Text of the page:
At Little Mountain Gallery (26th & Main) October 31-November 2, November 5-9 and November 12-16
www.brownpapertickets.com or at the door. Pay what you can: November 5 and 12.
Posted November 1, 2013
No tricks, all treats at the Hallowe’en night opening of The Woman in Black. Ghoulishly costumed partyers and exploding firecrackers outside along Main Street added to the ghostly tale of Mr. Arthur Kipps (Allan Morgan).
The play, which opened in London’s West End in 1989, is still being performed at the Fortune Theatre and is the second longest-running non-musical play in the history of the West End after The Mousetrap. Based on a 1983 book by Susan Hill, The Woman in Black was adapted for stage by Stephen Mallatratt in 1987.
While it’s an entertainingly spooky tale of never-ending revenge, it’s the framing of the play that makes it more than just another creepy story of isolated, cobwebby mansions, restless ghosts, shadowy graveyards and dead children.
Old, gaunt Mr. Kipps has hired The Actor (Chris Cochrane) to help him with his weighty manuscript – a memoir of sorts – that he hopes to read to his family and friends. Weightier than the script, however, is his grief and his need to tell his story: “I can carry the burden no longer,” he cries. But Kipps is no “act-or” as he repeatedly admits and so The Actor decides to turn what would be a five-hour reading into a play where sounds effects and lighting will allow for cutting long descriptive passages. The Actor will play Kipps and Kipps will play everyone else.
This clever structure allows for a lot of initial humour as Kipps under-acts then overacts recklessly, his voice booming out and his hands gesticulating wildly. Morgan hams this up shamelessly and it’s very funny. Eventually Kipps really gets the hang of it and the story unfolds but not without – now and again – reminders of just how far Kipps has come on his thespian journey. Or not; his turn as a little housemaid, feather duster in hand, is inadvertent farce.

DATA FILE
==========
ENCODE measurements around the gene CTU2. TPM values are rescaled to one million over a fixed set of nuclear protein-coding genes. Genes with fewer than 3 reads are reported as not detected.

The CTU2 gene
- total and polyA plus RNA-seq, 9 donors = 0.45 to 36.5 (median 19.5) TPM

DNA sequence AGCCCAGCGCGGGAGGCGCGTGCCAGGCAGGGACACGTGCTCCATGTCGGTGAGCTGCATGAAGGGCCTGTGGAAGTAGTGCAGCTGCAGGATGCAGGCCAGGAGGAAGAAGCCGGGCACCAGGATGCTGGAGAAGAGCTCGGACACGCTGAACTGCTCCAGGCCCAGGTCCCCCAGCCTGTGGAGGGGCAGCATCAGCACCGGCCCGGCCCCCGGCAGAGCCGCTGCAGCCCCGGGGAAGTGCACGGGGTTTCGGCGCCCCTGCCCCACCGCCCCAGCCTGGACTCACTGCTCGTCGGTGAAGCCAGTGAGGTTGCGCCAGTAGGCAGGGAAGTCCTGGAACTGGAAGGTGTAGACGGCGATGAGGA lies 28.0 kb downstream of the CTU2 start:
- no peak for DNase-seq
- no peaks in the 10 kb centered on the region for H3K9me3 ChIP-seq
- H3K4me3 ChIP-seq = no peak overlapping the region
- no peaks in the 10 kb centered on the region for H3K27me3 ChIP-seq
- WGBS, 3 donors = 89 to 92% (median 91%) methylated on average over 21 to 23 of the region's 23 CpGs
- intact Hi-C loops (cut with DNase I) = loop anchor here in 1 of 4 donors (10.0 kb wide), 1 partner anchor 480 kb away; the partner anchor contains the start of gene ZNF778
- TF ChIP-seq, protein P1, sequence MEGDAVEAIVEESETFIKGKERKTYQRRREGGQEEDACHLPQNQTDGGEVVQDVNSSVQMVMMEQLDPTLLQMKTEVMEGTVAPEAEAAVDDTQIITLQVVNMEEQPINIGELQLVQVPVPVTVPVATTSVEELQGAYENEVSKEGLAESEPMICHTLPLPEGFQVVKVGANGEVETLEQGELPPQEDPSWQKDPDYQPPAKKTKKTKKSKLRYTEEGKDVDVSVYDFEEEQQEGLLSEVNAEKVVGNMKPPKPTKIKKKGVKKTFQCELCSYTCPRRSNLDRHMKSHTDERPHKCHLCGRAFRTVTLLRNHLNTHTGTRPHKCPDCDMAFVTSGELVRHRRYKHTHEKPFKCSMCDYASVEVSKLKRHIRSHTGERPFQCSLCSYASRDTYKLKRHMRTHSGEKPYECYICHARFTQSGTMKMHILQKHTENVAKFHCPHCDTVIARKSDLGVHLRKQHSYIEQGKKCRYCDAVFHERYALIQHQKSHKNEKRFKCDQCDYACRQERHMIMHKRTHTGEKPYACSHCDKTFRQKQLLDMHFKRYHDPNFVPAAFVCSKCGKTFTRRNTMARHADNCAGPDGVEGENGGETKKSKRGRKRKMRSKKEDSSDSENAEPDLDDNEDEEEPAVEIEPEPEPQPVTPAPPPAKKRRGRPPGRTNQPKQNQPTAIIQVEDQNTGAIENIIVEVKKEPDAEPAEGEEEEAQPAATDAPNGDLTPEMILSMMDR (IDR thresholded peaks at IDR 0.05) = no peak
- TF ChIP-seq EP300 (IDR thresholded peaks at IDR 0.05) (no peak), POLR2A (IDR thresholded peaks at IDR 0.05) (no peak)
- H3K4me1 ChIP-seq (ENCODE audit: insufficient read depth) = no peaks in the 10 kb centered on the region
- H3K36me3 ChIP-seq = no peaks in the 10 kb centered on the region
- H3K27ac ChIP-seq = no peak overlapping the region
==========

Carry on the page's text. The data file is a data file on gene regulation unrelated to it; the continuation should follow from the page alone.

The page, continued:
We delight in Kipps’ childlike discovery of the magic of theatre – how the mere sound of ponies clipping along, for example, puts us there, in the cart on the way across the tidal causeway through the swirling mist and fog to Eel Marsh House. He is transported, as are we, through theatre.
Cochrane is beamingly avuncular as The Actor. Full of jolly good humour, Cochrane’s Actor is naïve, unwilling to believe in the existence of pure evil, steadfast in his belief that no harm will befall him. Until it does. Cochrane is the steadying fulcrum around which the haunted Kipps turns.
Kevin Bennett, directing for Yogurt Theatre Co, is creating a reputation for doing a lot with little. Consider his direction of King Lear for Honest Fishmongers Equity Co-op at Havana Theatre or Macbeth for Limbo Circus Theatre at Little Mountain Studio. There’s a lot to be said for intimate spaces and Bennett really knows how to work them.
There’s a nice little twist at the end but if you think about it – and are inclined to believe in ghosts – there’s an additional, not-so-very-nice twist at curtain. If you think you saw a woman in black, a woman suffering from some terrible wasting disease, behind the scrim, keep a sharp eye out for your children born or yet-to-be-born. What happens at Little Mountain Gallery may not stay at Little Mountain Gallery.